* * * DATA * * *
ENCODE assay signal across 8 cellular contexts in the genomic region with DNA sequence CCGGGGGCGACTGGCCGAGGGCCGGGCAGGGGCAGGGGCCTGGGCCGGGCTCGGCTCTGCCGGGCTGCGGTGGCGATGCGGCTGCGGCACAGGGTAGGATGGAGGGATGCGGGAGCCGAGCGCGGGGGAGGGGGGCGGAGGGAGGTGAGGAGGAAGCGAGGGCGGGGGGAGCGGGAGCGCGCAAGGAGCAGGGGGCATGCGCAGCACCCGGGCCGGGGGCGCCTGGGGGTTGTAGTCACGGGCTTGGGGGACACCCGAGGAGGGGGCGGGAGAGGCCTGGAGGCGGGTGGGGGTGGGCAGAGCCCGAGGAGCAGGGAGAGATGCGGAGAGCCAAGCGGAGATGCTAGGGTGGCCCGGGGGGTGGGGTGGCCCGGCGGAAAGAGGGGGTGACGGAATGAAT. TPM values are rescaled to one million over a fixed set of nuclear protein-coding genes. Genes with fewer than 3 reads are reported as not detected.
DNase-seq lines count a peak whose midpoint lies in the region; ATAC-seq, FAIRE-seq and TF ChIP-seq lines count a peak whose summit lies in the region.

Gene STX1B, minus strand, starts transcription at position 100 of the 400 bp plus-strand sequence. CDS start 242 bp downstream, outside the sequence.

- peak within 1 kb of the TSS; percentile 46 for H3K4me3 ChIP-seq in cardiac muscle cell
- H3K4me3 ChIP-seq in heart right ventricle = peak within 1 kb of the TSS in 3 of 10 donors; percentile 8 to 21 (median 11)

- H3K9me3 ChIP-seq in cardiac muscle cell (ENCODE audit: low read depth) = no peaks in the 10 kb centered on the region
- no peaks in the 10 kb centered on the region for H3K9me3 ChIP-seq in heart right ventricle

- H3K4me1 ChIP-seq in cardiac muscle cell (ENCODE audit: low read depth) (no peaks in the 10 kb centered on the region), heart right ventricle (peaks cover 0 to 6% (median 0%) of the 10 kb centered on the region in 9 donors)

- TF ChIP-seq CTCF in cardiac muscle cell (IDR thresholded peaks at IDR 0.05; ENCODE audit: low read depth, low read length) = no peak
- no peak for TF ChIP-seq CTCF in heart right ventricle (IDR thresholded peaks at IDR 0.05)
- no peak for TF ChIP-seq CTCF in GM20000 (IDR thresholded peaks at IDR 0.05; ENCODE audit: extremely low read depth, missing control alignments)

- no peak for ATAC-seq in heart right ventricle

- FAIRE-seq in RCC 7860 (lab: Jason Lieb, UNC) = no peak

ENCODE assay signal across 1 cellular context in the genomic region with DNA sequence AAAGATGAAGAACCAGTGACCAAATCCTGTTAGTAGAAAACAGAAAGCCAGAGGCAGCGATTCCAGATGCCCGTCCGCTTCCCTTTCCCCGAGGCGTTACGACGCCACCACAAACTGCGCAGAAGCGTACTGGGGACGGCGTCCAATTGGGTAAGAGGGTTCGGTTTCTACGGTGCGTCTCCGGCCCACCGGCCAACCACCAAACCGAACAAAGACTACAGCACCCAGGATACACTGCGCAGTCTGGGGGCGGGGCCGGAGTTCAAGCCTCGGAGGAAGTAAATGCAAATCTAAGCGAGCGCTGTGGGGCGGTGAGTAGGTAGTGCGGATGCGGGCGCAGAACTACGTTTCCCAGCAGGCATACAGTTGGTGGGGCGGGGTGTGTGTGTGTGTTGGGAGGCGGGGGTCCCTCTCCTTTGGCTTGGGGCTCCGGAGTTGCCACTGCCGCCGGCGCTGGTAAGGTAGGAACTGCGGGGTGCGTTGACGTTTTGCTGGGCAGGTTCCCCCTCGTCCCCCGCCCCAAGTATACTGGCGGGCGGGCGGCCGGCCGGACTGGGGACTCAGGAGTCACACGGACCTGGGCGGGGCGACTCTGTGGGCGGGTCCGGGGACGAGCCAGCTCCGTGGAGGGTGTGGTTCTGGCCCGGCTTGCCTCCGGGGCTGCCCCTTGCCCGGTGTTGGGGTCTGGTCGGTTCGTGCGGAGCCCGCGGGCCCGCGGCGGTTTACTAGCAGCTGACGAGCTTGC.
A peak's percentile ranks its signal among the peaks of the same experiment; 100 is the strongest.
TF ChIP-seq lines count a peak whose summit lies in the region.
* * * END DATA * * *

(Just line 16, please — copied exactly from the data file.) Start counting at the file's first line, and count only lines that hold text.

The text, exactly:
TF ChIP-seq lines count a peak whose summit lies in the region.